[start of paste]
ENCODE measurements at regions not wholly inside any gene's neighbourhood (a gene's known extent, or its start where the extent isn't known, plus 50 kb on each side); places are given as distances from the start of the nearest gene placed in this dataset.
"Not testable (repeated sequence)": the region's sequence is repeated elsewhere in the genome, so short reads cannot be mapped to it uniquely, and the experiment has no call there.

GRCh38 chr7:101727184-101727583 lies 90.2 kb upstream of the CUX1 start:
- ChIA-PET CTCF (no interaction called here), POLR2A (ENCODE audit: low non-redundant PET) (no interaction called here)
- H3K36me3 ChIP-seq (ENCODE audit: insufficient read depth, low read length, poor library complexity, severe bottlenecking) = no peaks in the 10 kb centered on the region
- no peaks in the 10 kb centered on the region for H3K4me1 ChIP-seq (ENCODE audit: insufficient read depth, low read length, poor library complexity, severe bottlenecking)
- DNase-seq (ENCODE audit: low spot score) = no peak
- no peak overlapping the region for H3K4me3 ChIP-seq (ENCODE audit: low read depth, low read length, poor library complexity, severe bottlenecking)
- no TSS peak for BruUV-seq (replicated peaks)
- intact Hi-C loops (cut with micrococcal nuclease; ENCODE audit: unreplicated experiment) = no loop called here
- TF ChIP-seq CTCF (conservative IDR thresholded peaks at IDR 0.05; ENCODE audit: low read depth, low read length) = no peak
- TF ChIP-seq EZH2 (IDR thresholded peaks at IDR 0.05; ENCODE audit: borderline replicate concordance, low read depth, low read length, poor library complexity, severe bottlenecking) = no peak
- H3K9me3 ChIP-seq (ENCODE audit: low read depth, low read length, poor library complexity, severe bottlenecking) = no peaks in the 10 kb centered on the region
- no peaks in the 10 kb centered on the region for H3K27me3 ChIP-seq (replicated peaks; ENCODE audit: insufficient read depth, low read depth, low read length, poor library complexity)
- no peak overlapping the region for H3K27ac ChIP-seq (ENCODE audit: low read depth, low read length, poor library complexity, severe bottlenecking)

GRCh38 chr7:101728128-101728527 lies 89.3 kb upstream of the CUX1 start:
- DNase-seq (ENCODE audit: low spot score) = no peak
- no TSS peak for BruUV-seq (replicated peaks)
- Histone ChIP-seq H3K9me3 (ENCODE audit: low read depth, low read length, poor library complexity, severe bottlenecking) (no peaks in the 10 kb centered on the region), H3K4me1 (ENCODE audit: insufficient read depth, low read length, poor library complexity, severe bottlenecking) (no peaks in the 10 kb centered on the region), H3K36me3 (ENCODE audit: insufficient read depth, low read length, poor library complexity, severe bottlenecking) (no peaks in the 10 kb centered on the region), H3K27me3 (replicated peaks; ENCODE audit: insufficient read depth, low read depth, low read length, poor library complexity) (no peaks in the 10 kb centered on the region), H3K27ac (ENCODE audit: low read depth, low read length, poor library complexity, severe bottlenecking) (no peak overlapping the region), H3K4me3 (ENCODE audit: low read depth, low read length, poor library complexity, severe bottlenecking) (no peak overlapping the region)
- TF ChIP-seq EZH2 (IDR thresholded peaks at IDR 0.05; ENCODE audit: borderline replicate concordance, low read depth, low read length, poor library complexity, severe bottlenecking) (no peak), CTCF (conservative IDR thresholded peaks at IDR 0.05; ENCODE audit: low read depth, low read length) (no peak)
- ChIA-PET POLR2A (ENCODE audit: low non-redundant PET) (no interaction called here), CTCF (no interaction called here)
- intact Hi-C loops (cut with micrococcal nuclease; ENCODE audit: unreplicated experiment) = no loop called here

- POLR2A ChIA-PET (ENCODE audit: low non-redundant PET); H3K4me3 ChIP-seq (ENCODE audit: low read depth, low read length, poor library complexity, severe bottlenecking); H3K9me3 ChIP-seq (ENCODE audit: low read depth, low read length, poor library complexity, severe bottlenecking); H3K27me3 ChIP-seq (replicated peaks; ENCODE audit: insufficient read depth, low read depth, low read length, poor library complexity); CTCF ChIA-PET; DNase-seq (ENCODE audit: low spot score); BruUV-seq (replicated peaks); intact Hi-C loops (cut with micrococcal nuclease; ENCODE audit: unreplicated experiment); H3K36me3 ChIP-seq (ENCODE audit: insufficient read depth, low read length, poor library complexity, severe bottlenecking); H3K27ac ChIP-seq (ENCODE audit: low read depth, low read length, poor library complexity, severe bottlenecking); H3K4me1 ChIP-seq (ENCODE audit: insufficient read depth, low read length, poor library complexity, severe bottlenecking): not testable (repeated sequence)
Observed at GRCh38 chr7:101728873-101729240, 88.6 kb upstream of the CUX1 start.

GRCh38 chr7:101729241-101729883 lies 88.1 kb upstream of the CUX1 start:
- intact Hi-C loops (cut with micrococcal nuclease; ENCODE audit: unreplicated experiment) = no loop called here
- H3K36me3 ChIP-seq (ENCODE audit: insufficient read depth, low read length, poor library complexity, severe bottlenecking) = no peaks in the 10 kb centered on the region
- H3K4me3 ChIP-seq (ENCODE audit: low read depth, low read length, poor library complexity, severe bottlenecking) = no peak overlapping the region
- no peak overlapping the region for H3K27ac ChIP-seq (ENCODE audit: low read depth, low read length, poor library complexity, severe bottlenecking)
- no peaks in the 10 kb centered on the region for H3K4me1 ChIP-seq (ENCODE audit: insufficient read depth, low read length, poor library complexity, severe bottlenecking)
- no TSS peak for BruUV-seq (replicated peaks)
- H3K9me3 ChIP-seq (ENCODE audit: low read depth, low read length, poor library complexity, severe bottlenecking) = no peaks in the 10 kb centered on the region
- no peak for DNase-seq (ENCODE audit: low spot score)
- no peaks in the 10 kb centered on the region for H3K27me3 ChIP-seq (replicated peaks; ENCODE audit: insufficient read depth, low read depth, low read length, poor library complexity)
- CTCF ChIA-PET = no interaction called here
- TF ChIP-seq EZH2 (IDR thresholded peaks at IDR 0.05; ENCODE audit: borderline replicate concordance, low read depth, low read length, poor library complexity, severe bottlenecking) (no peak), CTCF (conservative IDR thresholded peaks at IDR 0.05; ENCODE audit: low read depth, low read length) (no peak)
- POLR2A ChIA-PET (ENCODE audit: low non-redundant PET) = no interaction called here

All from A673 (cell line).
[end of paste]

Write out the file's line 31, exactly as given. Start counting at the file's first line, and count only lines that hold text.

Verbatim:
- no TSS peak for BruUV-seq (replicated peaks)